• Consumer unit/fuse board has a blank missing (meaning access to live parts) 
  • Socket outlet damaged or not working
  • Light switch damaged or not working 
  • Pendant light damaged or deteriorating 
  • Bathroom light/ lights have no means  of ingress protection 
  • Loose connections on the installation 

How much will EICR cost in total?


The cost of us organising and getting the 5-year report completed is £144 including VAT (a 10% share of this payment is received by us - this does not affect the amount you pay or your ability to choose a different service provider).

In addition to this, I think it's a good idea for us to be able to authorise immediate safety repairs up to a value of £150 - we will be on-site, will have the common parts ready in the van so my idea is - it needs doing guys, let's save LOTS of time, get it done there and then to save additional call-out charges. 

Property EICRs are like car MOTs...

So there it is, more legislation but we've done our homework and are definitely well positioned to do something about it - and as always, will do everything we can to protect your investment whilst ensuring all 't's are crossed and 'i's dotted. 

Having read pages and pages on electrical testing over the last four weeks, I think it's my brain that's getting hot and is going to need testing for sure! You're more than welcome to put your brain at risk of meltdown too, here's the best article I found (click for PDF download).

If however, you'd like a summary version - here's a quick analogy that will save you from getting into the technical jargon and nitty gritty: 

In this case, I'm thinking of property EICRs like car MOTs... Fixed cost for the test, inspection and report PLUS necessary works to pass and advisories to keep an eye on for the future.

Maybe we've all felt that sense of, "Can I really trust that this work definitely needs to be done?" My role in EICRs is to prevent you thinking this.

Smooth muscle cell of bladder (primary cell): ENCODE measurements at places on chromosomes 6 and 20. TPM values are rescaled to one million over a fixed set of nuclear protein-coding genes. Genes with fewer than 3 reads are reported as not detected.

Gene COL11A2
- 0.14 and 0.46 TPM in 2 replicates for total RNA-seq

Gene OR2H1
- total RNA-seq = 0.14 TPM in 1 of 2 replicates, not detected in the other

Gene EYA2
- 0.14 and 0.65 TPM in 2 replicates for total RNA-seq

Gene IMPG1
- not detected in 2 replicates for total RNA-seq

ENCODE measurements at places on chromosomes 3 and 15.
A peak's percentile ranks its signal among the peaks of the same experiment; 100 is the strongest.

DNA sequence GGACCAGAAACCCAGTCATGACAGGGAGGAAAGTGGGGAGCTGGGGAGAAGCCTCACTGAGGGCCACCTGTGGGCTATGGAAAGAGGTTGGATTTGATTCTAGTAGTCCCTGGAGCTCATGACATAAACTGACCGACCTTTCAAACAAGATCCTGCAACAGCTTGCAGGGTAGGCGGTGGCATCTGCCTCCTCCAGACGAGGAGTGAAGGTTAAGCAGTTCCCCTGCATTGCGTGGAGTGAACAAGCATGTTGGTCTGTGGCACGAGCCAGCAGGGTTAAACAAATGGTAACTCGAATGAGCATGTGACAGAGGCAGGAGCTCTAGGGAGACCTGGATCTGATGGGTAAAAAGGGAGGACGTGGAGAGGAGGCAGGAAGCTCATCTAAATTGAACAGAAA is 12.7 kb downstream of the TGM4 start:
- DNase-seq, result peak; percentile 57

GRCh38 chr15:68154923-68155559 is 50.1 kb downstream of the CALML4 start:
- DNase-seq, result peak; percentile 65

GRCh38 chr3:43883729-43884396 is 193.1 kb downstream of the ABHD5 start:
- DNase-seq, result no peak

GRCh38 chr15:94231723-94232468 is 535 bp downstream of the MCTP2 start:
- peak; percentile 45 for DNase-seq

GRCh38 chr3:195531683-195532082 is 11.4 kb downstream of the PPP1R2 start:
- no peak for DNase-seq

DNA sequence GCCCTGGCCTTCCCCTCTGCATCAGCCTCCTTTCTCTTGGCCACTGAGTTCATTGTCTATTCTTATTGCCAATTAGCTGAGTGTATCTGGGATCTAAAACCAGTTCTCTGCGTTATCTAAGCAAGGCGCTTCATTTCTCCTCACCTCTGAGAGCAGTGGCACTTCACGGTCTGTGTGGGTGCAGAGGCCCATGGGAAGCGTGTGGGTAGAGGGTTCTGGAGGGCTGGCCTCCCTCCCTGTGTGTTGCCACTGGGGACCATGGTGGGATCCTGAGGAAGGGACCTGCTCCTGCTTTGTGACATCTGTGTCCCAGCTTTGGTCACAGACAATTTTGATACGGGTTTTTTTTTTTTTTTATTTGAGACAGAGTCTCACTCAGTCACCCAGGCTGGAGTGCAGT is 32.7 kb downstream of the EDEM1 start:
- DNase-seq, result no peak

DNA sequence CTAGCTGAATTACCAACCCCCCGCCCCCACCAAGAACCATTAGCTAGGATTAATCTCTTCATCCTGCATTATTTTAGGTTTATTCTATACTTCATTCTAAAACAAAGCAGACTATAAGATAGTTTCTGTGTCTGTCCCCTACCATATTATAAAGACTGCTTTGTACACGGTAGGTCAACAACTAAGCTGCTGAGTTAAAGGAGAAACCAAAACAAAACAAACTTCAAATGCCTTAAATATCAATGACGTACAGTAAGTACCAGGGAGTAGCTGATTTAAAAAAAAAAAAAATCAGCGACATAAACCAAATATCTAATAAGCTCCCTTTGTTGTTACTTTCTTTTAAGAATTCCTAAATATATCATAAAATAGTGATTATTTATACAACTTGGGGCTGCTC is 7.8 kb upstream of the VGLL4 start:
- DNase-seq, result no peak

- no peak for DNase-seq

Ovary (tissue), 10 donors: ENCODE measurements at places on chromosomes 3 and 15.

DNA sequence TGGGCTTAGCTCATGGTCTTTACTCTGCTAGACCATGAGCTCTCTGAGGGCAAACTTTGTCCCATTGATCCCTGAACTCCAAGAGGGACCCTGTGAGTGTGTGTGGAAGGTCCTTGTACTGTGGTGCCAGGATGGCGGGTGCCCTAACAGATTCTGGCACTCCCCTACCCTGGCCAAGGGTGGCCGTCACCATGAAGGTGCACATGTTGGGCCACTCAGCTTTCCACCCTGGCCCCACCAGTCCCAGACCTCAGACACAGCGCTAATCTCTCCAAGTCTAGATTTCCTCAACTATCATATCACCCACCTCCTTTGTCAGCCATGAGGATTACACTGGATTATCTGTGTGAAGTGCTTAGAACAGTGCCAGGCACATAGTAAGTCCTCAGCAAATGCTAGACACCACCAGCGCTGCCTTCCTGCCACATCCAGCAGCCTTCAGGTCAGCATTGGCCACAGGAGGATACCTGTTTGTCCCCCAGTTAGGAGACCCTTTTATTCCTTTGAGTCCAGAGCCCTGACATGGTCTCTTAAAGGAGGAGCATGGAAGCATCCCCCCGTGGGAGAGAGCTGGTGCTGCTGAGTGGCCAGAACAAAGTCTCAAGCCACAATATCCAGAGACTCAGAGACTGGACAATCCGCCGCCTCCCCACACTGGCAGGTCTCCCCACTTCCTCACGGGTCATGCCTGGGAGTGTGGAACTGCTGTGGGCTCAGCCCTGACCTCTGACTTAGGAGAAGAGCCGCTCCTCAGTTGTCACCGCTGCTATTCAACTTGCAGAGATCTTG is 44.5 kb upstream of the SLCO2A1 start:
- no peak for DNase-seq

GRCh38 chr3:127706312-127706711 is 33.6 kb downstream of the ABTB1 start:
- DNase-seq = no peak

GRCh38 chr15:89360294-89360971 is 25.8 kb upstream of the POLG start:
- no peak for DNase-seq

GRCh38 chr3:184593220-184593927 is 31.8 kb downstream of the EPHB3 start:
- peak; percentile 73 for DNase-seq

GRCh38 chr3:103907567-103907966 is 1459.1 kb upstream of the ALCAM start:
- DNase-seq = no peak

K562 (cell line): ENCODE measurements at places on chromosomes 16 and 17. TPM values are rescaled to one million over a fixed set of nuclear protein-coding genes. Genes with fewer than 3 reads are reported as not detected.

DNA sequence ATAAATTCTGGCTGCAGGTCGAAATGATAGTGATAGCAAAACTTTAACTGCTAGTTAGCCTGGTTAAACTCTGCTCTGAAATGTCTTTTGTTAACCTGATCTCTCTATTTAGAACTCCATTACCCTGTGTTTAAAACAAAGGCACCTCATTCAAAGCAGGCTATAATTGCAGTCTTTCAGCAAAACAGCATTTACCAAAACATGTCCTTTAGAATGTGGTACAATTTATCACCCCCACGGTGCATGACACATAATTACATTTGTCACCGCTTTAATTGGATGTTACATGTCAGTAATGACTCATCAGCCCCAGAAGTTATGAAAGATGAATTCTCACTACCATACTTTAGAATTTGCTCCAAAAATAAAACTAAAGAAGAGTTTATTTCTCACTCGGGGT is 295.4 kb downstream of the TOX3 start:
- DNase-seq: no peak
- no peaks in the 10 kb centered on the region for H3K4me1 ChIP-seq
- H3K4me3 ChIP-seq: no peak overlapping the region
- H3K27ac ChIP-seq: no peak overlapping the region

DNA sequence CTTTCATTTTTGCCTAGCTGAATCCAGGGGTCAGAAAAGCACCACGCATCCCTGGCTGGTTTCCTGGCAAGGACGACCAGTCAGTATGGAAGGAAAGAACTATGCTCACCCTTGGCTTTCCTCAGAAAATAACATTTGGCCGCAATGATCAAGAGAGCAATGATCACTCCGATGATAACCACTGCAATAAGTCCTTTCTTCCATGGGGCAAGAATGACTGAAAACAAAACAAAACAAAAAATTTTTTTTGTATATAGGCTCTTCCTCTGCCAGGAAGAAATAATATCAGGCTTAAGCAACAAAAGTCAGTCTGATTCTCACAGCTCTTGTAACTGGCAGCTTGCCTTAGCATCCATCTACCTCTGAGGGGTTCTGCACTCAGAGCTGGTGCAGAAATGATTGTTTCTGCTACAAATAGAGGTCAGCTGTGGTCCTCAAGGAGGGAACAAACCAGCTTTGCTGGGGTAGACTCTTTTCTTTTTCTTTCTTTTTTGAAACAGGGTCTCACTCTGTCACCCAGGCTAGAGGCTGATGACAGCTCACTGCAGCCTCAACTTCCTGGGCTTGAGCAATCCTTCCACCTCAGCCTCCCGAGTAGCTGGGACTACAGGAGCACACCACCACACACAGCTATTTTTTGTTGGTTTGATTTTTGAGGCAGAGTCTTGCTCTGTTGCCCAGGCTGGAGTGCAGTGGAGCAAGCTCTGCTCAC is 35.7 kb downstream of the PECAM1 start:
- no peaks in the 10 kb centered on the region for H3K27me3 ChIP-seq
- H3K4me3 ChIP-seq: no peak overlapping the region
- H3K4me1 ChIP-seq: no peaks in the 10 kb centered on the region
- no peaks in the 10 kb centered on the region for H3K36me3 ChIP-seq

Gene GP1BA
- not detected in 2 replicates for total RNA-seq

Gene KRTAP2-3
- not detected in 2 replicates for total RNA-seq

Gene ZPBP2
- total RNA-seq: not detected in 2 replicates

It's why we have very carefully selected David and Phil as electricians to get the job done. We know and trust them, they are meticulous and thorough and above all else they believe in leaving a property SAFE as opposed to just rushing the job for a quick buck. 

There are cheap versions of this report, if you search Google you'll see it for yourselves. My opinion on this: a) cheap doesn't = safe and b) cheap certainly doesn't mean cheaper in the long-run - I'm certainly concerned that the remedials bill will be a strategy for income with these types of suppliers. 

In terms of safety, here's a tangible example: cheap suppliers will more than likely have to cut corners - one way to do that... inspect less circuits, in some instances as low as 10%. Is it really safe to leave a property when you've only examined 1 in 10 light switches, or 1 in 10 sockets knowing that 100% of these items are being used by PEOPLE every single day?

We are committing to inspect AT LEAST 50%... at this level we leave the property satisfied that it's safe, we have enough data to determine a trend to therefore make an informed interpolation about the rest. 

As always, we work with you in partnership and do our level best by you where we can. And it's with this, that we always prioritise safety for your Tenants whilst maximising your income and keeping you strictly compliant to all legalities. 

Sincerest regards, Ali. 


Posted 18 June 2020
by Ali Baylav Managing Director Cavendish Residential